Clay Shirky on Twitter+Iran

Useful Q&A at the Ted Blog with NYU professor Clay Shirky on the role of Twitter and social media in the disputed Iran election. There’s lots of good stuff here about a new medium inventing itself in real time. My favorite is the McLuhanesque commentary about how media get more emotional as they speed up.
Whether or not we are using Twitter or some other social app a few years hence, it seems clear to me that we’ve crossed a threshold where the household penetration of fast internet, personal computers, smartphones, and web-based social apps is sufficient that huge numbers of people can organize themselves in real time in response to real world events much, much faster than traditional media, much faster than mainstream journalism, and even faster than government censors or national security. That’s significant. We’ll never go back to a time when a few programming executives at the big networks could decree what the masses would watch. The shoe is on the other foot. It’s a two-way world.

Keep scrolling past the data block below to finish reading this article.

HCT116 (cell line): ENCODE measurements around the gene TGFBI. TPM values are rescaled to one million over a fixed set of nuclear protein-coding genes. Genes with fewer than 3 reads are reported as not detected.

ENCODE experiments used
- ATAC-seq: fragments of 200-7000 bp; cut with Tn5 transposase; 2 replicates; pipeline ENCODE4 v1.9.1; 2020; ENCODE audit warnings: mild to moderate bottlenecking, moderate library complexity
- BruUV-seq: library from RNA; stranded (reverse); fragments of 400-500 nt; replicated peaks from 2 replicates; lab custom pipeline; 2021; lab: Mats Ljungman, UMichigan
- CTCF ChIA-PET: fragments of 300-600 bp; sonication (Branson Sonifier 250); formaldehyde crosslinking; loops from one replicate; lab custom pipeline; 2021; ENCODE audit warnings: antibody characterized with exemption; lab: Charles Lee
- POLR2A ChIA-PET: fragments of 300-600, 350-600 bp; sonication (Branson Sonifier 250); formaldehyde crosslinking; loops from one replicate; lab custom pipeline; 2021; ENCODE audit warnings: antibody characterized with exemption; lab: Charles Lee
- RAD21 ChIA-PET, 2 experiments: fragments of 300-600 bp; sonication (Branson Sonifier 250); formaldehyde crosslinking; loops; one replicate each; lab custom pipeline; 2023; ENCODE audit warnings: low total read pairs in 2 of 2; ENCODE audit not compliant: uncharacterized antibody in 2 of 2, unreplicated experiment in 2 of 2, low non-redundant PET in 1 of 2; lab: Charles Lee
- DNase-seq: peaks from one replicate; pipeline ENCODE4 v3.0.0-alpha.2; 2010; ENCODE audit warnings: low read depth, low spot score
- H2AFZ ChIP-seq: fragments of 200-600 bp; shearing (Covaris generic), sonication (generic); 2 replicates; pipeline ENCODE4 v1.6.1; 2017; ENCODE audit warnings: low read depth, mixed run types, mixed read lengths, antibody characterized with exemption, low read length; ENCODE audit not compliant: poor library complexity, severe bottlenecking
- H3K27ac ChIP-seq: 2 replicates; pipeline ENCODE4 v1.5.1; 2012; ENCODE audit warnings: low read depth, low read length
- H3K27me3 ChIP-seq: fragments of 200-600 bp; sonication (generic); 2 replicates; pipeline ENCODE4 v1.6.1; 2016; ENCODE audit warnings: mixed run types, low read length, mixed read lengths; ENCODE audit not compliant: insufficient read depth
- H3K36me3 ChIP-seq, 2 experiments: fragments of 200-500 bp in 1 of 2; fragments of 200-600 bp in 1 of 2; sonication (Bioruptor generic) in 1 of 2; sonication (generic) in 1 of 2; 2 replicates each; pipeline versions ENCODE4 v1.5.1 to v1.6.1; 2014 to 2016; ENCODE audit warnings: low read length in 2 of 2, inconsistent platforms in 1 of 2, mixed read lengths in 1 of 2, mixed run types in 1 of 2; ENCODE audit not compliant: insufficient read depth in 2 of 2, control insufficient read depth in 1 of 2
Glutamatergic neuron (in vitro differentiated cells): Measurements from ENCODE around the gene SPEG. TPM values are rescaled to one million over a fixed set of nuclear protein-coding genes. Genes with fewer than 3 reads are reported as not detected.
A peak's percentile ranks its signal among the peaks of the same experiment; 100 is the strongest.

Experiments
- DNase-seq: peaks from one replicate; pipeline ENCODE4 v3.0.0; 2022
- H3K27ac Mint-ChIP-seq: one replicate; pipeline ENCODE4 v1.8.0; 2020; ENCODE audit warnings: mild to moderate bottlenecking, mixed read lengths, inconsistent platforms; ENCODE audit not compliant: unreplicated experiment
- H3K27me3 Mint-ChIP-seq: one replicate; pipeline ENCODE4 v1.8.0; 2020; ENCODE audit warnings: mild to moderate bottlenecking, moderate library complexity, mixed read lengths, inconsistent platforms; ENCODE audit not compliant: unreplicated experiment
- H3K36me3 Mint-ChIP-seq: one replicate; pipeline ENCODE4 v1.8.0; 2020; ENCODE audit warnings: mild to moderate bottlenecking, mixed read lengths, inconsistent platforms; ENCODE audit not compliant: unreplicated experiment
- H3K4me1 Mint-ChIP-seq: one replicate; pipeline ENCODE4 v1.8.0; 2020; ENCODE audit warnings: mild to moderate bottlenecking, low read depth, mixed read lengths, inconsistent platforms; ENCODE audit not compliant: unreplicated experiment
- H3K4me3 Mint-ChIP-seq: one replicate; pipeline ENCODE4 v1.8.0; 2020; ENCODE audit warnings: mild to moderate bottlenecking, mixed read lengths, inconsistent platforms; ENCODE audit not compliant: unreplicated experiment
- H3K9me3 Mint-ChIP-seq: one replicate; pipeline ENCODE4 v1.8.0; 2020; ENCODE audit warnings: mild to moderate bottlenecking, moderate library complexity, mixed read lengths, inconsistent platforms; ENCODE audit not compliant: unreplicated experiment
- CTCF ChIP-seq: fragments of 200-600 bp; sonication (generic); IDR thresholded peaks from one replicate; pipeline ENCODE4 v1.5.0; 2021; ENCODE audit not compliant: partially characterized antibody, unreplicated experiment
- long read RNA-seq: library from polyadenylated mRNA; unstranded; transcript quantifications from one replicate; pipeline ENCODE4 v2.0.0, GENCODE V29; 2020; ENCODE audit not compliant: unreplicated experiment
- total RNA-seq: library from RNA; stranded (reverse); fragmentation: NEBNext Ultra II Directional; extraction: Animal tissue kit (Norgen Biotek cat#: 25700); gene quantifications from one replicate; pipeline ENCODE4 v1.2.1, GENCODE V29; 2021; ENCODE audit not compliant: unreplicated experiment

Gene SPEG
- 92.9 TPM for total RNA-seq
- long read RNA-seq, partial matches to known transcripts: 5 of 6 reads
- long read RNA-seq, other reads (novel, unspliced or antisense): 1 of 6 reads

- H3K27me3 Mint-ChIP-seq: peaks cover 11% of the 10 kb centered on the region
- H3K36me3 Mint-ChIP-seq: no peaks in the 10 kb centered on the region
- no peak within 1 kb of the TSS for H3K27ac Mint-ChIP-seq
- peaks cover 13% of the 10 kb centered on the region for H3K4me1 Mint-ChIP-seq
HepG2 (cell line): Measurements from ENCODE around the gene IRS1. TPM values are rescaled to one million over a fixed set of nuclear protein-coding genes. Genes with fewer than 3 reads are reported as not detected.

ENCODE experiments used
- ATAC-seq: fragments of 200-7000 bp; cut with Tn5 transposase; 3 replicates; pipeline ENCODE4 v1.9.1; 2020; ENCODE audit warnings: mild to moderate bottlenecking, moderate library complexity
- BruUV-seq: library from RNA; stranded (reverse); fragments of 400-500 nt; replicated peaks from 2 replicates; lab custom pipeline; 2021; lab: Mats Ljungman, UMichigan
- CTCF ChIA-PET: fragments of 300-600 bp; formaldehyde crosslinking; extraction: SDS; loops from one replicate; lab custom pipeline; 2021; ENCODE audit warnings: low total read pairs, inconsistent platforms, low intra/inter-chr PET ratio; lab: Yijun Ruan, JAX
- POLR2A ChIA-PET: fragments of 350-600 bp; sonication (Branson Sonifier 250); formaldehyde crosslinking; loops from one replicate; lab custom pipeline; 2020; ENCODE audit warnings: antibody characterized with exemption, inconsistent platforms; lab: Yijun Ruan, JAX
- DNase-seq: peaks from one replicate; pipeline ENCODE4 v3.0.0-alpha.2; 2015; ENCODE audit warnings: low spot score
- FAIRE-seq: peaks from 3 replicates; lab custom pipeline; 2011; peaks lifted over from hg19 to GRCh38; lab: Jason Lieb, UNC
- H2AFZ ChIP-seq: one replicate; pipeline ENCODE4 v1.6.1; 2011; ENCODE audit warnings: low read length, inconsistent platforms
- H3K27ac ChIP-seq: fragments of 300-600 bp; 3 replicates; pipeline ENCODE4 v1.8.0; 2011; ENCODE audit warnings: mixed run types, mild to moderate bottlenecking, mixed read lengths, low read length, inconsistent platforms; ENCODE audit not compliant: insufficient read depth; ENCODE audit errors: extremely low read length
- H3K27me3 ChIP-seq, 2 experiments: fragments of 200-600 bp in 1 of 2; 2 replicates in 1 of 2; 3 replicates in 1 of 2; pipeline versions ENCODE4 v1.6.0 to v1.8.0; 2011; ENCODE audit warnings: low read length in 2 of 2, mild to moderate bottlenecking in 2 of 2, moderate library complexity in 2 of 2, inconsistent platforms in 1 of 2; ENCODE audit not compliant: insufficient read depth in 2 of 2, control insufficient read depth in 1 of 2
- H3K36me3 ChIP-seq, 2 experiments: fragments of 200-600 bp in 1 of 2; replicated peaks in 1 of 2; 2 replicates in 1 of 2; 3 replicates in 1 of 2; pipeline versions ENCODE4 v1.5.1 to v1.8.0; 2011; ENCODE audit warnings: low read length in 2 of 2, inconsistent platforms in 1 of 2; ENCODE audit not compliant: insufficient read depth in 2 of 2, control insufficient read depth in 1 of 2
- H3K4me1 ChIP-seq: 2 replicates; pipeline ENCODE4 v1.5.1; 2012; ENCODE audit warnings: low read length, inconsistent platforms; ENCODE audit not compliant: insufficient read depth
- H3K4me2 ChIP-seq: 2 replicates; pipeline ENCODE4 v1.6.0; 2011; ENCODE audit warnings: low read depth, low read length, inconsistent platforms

Control has shifted out to the end of the value chains, to the creators at the point of origin and to the consumers at the opposite end. And now they are able to create a collaborative feedback loop that grows in power and frequency with every successive event.
The revolution will not necessarily be televised (depends upon whether or not the network can get a camera crew in) but it will certainly be recorded on cellphones, laptops, smartphones, digital camera and other consumer grade webcasting equipment. And it will be shared worldwide, instantaneously, on every device with an IP layer. The cat is out of the bag, the horse has left the barn. We’re never going back.

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